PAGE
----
Amazon committed unfair business practices at a Staten Island facility that voted to unionize earlier this year, U.S. District Judge Diane Gujarati of the Eastern District of New York ruled on Friday. The company must cease and desist from firing workers who engage in protected activity and from “interfering with, restraining, or coercing employees in the exercise of the rights guaranteed” to them by labor law, Gujarati wrote.
However, she declined to reinstate Gerald Bryson, an employee who was fired after advocating for better protections against COVID-19 at the Staten Island warehouse, known as JFK8, according to court documents.
Neither Amazon nor the Amazon Labor Union, which successfully unionized the facility, immediately returned requests for comment on the mixed decision.
Judge Gujarati’s determination not only requires Amazon to cease and desist firing employees who participate in protected activities but also to post and read aloud her ruling at the JFK8 warehouse.
Her refusal to give Bryson his job back runs counter to a decision from an NLRB administrative law judge, however. Judge Benjamin Green in April reinstated Bryson with back pay, ruling that his dismissal was a form of retaliation. In May Amazon appealed, and the matter is now before a five-member NLRB appellate panel. On Friday, Gujarati said there’s no evidence “that Bryson’s termination continues to have any appreciable effect on the ALU’s efforts or on employee willingness to engage in protected concerted activity.”
“Furthermore, given that Bryson was terminated approximately one year before the ALU was formed, this case is distinguishable from cases where union activists were terminated contemporaneous with their union activity and a diminution of union support was shown to exist following the termination,” she also said.
That makes little sense, and Bryson is likely to regain his post after the NLRB panel rules, according to Ellen Dichner, a professor at the City University of New York’s School of Labor & Urban Studies.
“Judge Green found very, very firmly that there was an unfair labor practice and recommended immediate reinstatement,” she said by phone.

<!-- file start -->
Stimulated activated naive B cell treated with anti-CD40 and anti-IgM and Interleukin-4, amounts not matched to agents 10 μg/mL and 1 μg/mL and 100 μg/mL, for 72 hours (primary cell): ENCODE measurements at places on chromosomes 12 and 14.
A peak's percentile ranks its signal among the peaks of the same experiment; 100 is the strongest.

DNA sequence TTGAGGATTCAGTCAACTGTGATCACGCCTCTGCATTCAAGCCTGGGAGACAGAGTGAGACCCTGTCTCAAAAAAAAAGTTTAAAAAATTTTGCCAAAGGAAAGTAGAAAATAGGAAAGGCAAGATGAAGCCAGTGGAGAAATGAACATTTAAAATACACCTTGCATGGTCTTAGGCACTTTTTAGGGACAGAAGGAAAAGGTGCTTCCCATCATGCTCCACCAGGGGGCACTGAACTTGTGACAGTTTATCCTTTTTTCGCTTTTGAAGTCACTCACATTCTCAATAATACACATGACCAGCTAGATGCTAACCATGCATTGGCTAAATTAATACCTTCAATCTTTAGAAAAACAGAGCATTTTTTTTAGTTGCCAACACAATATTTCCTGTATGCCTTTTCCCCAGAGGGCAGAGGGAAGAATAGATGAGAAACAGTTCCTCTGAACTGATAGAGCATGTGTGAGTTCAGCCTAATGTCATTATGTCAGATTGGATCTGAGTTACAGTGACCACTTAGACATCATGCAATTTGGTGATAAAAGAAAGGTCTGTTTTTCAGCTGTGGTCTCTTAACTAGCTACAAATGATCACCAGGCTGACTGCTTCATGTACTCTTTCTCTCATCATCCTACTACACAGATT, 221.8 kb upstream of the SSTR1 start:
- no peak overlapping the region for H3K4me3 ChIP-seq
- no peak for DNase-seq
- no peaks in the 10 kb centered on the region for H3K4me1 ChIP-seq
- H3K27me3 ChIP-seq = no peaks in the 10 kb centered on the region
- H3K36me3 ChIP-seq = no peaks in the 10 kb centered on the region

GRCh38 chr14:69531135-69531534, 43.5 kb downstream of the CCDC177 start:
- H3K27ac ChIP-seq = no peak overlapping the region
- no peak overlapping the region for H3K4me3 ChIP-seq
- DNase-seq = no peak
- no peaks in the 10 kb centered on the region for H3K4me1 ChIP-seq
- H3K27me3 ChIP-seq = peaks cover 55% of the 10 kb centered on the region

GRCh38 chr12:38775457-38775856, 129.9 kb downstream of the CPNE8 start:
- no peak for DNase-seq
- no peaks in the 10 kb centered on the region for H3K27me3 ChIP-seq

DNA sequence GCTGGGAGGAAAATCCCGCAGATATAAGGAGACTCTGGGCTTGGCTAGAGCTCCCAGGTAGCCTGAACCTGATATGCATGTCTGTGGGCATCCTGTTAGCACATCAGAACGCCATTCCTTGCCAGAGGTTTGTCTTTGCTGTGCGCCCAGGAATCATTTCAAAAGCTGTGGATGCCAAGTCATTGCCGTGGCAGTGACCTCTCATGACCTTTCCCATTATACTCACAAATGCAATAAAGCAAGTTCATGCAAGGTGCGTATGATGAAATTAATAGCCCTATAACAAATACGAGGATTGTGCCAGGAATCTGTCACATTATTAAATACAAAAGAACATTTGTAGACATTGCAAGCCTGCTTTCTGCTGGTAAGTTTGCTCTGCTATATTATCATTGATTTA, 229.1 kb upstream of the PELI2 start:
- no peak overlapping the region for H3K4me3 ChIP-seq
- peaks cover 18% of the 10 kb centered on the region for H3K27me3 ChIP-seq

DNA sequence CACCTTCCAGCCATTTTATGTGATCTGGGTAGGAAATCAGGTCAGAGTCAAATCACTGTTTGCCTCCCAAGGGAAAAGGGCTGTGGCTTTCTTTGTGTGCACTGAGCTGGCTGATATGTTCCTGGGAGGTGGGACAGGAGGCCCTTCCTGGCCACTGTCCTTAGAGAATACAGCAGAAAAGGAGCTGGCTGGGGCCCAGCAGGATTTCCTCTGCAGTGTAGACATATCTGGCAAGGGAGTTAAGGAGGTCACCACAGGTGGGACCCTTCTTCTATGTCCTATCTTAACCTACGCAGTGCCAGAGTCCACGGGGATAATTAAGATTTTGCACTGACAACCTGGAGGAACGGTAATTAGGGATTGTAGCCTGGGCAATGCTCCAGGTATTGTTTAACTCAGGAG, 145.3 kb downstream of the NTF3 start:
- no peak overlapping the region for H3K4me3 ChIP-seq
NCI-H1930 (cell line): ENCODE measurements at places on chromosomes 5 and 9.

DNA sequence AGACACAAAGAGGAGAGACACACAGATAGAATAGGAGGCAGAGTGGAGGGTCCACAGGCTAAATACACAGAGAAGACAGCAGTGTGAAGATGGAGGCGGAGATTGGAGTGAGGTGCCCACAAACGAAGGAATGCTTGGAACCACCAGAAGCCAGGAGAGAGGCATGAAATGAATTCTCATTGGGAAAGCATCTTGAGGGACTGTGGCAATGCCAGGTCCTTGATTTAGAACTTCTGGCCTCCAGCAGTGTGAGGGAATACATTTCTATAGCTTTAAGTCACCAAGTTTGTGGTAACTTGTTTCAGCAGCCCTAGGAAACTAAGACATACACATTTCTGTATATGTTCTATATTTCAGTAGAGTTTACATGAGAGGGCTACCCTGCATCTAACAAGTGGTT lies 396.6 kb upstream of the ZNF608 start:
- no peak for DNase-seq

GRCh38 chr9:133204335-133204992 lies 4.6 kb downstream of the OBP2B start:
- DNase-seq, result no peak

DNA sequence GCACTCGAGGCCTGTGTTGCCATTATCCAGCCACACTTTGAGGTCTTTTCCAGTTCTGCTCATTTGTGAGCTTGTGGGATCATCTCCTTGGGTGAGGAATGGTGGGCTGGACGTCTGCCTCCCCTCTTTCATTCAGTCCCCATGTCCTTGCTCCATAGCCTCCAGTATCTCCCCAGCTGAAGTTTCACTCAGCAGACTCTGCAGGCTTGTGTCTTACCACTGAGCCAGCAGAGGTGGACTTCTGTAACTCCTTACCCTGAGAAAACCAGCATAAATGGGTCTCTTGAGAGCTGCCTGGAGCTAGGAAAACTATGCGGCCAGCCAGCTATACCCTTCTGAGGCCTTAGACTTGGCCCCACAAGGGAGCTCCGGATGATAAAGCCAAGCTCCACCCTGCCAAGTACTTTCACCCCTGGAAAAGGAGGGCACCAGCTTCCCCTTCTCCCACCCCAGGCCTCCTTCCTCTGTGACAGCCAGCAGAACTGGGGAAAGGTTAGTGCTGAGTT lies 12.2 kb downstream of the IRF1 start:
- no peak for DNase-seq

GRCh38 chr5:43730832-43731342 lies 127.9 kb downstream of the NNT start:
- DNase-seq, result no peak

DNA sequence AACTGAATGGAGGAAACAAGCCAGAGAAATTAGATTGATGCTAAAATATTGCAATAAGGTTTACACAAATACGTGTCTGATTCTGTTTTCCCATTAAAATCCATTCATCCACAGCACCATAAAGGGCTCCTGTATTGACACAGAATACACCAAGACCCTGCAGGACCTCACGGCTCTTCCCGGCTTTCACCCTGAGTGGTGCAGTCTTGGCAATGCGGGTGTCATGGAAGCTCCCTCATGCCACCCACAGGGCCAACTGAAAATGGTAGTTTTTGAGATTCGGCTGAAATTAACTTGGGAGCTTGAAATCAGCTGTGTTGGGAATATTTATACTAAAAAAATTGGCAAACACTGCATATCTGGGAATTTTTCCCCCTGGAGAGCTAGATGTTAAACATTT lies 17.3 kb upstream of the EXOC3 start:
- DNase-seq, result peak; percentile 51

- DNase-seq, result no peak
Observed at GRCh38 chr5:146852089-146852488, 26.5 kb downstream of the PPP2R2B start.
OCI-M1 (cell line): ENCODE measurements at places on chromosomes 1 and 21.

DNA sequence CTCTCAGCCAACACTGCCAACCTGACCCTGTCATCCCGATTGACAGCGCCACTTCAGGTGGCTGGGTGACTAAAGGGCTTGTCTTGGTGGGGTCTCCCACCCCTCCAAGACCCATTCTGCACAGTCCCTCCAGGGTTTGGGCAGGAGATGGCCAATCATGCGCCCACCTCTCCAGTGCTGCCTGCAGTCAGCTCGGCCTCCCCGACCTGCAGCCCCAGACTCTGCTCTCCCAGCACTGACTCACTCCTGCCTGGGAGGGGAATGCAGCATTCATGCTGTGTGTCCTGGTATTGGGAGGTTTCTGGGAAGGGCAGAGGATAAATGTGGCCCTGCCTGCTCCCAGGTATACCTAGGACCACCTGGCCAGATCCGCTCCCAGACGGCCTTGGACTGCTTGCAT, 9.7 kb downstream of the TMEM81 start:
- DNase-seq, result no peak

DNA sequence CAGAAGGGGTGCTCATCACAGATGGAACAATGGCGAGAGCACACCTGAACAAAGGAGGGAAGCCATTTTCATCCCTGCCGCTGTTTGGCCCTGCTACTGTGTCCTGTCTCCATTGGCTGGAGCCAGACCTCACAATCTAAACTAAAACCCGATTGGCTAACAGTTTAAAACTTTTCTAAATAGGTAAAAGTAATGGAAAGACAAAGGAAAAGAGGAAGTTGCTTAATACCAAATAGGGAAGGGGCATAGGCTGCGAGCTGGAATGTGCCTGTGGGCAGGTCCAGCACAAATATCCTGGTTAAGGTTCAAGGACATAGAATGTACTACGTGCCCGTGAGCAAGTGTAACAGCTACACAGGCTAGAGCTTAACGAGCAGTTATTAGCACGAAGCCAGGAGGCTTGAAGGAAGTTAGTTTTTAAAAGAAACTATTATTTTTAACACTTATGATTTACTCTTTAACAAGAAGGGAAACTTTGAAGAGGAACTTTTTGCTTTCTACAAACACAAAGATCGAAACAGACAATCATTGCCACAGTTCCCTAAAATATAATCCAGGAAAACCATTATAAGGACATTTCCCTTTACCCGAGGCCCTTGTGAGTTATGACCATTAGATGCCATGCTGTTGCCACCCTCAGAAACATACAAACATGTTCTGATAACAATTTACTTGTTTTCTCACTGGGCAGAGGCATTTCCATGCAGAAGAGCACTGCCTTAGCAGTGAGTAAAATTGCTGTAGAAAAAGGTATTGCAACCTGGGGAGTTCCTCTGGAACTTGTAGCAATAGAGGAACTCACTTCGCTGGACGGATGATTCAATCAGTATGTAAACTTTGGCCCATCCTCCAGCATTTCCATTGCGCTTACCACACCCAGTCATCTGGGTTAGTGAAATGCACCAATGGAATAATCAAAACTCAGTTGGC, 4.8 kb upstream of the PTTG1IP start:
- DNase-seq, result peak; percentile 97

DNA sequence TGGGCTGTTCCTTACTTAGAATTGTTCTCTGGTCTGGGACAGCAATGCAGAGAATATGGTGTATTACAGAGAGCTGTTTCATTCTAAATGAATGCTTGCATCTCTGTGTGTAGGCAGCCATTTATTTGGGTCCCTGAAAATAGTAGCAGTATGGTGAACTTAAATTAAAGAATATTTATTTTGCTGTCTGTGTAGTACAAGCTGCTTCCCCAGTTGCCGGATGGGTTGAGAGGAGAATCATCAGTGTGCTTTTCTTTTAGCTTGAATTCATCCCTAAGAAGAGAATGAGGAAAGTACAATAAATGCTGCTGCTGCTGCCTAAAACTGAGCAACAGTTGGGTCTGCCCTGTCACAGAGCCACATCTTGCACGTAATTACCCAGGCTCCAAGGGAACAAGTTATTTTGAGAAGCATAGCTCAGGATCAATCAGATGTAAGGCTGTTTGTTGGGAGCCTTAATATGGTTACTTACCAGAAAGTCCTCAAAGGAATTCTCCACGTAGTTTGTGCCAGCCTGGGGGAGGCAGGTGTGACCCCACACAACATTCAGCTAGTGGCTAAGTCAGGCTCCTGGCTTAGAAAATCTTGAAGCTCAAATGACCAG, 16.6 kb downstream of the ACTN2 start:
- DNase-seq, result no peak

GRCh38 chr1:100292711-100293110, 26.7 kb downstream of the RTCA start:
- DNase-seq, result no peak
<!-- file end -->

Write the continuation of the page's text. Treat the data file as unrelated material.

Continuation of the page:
The NLRB process runs independently of the district court, Dichner said. Amazon could appeal Gujarati’s finding that its actions run afoul of labor law, she noted. The e-commerce giant didn’t immediately reply to a question about whether it would.
“I have to tell you, I don't understand this decision,” Dichner said of the district court. “Generally, if a judge finds reasonable cause and orders a cease and desist, there's an understanding of the law that when it's known to employees that one of the major activists was fired for engaging in concerted activity over health and safety conditions or in support of the union, that chills the exercise of rights by other employees. Employees react to discharges of activists. They may even vote yes for the union, but they're not going to stand out as open activists out of fear the same thing could happen to them.”
In a historic vote in April labor organizers prevailed at the JFK8 facility, a victory the e-commerce giant tried and failed to overturn. Amazon has overcome most union votes at its facilities so far, however. The law provides leeway for companies to educate their workers about what they believe will occur if they organize, and last year Amazon paid consultants nearly $4.3 million in cash to help it defeat such efforts.
But the company has also crossed the line, according to the NLRB. Last month, Amazon CEO Andy Jassy was summoned to appear before the agency in February after he stated in media interviews that joining a union would disadvantage employees and that their relationships with supervisors are better when they’re not part of a union. Those comments amount to “interfering with, restraining, and coercing employees in the exercise of the rights guaranteed” under federal labor law, according to an Oct. 25 letter to Jassy from NLRB Regional Director Ronald Hooks.